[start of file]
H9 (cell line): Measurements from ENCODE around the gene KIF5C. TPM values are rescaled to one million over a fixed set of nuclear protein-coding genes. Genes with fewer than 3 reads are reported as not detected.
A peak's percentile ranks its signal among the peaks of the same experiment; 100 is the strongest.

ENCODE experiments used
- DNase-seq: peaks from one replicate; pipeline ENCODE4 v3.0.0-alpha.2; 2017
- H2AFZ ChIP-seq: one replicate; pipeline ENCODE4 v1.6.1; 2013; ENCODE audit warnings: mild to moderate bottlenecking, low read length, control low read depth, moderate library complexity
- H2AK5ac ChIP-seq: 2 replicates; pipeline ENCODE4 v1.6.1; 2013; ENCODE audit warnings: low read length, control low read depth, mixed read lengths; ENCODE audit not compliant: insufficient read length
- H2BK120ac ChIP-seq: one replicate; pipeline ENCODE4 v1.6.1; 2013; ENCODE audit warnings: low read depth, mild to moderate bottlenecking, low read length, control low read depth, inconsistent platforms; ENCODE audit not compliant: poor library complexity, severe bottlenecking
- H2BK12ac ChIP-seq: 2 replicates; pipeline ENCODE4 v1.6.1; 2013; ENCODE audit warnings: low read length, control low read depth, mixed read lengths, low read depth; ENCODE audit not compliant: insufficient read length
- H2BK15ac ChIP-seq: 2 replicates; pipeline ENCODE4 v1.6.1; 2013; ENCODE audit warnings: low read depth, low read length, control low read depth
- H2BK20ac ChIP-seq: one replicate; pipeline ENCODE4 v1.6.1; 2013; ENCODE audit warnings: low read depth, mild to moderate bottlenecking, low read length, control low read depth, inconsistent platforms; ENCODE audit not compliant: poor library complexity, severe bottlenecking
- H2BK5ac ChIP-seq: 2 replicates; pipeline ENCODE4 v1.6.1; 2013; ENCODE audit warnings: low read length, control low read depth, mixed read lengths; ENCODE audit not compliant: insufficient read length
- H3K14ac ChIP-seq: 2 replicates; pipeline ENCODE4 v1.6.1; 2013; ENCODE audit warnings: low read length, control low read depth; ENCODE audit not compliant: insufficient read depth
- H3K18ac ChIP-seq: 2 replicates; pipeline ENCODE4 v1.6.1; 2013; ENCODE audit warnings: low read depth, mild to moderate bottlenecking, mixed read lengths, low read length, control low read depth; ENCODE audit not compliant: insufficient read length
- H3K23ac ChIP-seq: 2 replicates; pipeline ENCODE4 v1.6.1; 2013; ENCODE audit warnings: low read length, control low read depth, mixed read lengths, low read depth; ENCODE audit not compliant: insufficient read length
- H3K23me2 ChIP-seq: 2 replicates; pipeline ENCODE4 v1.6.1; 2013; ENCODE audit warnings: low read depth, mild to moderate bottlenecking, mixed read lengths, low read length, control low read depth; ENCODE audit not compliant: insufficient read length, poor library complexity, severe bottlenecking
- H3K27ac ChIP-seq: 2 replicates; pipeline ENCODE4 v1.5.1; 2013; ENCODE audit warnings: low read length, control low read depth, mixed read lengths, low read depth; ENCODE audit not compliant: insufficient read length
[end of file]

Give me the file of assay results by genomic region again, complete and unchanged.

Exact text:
H9 (cell line): Measurements from ENCODE around the gene KIF5C. TPM values are rescaled to one million over a fixed set of nuclear protein-coding genes. Genes with fewer than 3 reads are reported as not detected.
A peak's percentile ranks its signal among the peaks of the same experiment; 100 is the strongest.

ENCODE experiments used
- DNase-seq: peaks from one replicate; pipeline ENCODE4 v3.0.0-alpha.2; 2017
- H2AFZ ChIP-seq: one replicate; pipeline ENCODE4 v1.6.1; 2013; ENCODE audit warnings: mild to moderate bottlenecking, low read length, control low read depth, moderate library complexity
- H2AK5ac ChIP-seq: 2 replicates; pipeline ENCODE4 v1.6.1; 2013; ENCODE audit warnings: low read length, control low read depth, mixed read lengths; ENCODE audit not compliant: insufficient read length
- H2BK120ac ChIP-seq: one replicate; pipeline ENCODE4 v1.6.1; 2013; ENCODE audit warnings: low read depth, mild to moderate bottlenecking, low read length, control low read depth, inconsistent platforms; ENCODE audit not compliant: poor library complexity, severe bottlenecking
- H2BK12ac ChIP-seq: 2 replicates; pipeline ENCODE4 v1.6.1; 2013; ENCODE audit warnings: low read length, control low read depth, mixed read lengths, low read depth; ENCODE audit not compliant: insufficient read length
- H2BK15ac ChIP-seq: 2 replicates; pipeline ENCODE4 v1.6.1; 2013; ENCODE audit warnings: low read depth, low read length, control low read depth
- H2BK20ac ChIP-seq: one replicate; pipeline ENCODE4 v1.6.1; 2013; ENCODE audit warnings: low read depth, mild to moderate bottlenecking, low read length, control low read depth, inconsistent platforms; ENCODE audit not compliant: poor library complexity, severe bottlenecking
- H2BK5ac ChIP-seq: 2 replicates; pipeline ENCODE4 v1.6.1; 2013; ENCODE audit warnings: low read length, control low read depth, mixed read lengths; ENCODE audit not compliant: insufficient read length
- H3K14ac ChIP-seq: 2 replicates; pipeline ENCODE4 v1.6.1; 2013; ENCODE audit warnings: low read length, control low read depth; ENCODE audit not compliant: insufficient read depth
- H3K18ac ChIP-seq: 2 replicates; pipeline ENCODE4 v1.6.1; 2013; ENCODE audit warnings: low read depth, mild to moderate bottlenecking, mixed read lengths, low read length, control low read depth; ENCODE audit not compliant: insufficient read length
- H3K23ac ChIP-seq: 2 replicates; pipeline ENCODE4 v1.6.1; 2013; ENCODE audit warnings: low read length, control low read depth, mixed read lengths, low read depth; ENCODE audit not compliant: insufficient read length
- H3K23me2 ChIP-seq: 2 replicates; pipeline ENCODE4 v1.6.1; 2013; ENCODE audit warnings: low read depth, mild to moderate bottlenecking, mixed read lengths, low read length, control low read depth; ENCODE audit not compliant: insufficient read length, poor library complexity, severe bottlenecking
- H3K27ac ChIP-seq: 2 replicates; pipeline ENCODE4 v1.5.1; 2013; ENCODE audit warnings: low read length, control low read depth, mixed read lengths, low read depth; ENCODE audit not compliant: insufficient read length